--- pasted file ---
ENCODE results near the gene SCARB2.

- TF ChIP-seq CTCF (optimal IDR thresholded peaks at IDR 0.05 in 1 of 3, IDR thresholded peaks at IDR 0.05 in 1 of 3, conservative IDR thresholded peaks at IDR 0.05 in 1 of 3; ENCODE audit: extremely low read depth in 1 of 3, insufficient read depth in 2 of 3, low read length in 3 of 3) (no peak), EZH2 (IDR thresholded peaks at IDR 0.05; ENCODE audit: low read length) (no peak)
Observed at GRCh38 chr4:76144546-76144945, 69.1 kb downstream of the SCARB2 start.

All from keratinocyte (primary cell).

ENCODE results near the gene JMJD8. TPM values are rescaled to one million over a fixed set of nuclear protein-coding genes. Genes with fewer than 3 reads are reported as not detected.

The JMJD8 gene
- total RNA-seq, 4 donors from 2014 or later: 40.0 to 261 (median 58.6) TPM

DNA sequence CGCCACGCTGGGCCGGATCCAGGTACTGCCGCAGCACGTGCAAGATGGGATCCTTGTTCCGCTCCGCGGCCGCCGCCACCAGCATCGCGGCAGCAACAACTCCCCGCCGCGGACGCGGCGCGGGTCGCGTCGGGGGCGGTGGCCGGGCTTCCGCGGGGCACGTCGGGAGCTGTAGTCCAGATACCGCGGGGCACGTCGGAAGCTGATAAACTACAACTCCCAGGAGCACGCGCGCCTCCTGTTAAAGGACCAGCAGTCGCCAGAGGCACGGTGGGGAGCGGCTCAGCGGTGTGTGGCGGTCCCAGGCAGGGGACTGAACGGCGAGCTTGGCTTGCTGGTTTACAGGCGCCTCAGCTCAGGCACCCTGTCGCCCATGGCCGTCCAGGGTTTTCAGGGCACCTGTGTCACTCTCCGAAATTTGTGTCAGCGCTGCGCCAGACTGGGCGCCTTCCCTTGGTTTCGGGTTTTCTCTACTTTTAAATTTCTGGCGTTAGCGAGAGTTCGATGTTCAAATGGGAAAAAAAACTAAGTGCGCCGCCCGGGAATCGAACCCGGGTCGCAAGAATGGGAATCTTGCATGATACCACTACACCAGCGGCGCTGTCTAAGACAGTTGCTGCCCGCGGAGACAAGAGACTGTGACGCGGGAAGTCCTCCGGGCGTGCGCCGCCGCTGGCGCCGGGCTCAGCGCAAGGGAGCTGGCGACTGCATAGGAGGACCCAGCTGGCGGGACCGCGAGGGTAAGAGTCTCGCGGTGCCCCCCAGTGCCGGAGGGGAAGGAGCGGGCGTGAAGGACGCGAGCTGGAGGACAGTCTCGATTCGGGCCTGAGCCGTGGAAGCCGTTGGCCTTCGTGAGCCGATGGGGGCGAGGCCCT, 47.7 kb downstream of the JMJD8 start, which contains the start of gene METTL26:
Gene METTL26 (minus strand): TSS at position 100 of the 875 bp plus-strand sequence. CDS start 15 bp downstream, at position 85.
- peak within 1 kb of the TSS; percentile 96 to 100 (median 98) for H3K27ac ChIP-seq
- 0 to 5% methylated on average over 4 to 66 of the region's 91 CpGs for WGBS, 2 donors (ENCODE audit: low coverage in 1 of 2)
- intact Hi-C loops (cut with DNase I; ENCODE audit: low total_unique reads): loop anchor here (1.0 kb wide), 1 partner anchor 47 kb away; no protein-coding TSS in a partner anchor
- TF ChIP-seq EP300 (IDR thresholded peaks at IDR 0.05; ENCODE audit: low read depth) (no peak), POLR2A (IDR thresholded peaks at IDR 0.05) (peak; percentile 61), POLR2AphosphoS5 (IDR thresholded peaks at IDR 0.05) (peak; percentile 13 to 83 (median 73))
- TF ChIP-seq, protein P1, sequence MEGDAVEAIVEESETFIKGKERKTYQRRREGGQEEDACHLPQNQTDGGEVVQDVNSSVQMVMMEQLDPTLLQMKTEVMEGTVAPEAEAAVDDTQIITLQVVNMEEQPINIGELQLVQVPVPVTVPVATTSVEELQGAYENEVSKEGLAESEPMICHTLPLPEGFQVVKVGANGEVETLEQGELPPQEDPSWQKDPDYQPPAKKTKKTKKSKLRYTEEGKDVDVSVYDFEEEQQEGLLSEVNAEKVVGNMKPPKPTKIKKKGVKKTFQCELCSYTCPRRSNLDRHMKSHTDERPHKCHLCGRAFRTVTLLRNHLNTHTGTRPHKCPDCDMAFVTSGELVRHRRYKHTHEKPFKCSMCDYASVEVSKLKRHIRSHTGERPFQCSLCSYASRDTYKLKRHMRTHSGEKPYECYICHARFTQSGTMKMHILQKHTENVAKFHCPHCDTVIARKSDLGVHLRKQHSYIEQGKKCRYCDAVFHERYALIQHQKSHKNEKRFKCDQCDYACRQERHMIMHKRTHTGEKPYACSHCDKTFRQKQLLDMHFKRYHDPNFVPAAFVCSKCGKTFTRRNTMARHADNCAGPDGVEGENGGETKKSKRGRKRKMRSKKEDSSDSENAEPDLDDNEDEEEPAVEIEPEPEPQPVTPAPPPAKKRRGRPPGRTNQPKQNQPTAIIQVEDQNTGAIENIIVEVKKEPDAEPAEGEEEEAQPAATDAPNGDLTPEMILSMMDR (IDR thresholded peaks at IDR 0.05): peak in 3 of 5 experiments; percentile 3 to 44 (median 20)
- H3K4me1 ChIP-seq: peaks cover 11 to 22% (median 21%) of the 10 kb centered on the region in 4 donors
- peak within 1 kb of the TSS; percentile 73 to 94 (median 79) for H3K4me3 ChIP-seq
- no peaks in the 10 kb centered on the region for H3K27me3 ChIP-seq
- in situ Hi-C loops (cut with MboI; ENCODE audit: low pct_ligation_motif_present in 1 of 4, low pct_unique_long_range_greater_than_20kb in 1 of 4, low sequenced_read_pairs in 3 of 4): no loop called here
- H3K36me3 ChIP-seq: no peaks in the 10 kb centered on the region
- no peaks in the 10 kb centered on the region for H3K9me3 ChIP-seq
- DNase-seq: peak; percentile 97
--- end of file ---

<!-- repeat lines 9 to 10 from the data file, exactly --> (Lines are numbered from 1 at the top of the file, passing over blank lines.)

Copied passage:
Gene METTL26 (minus strand): TSS at position 100 of the 875 bp plus-strand sequence. CDS start 15 bp downstream, at position 85.
- peak within 1 kb of the TSS; percentile 96 to 100 (median 98) for H3K27ac ChIP-seq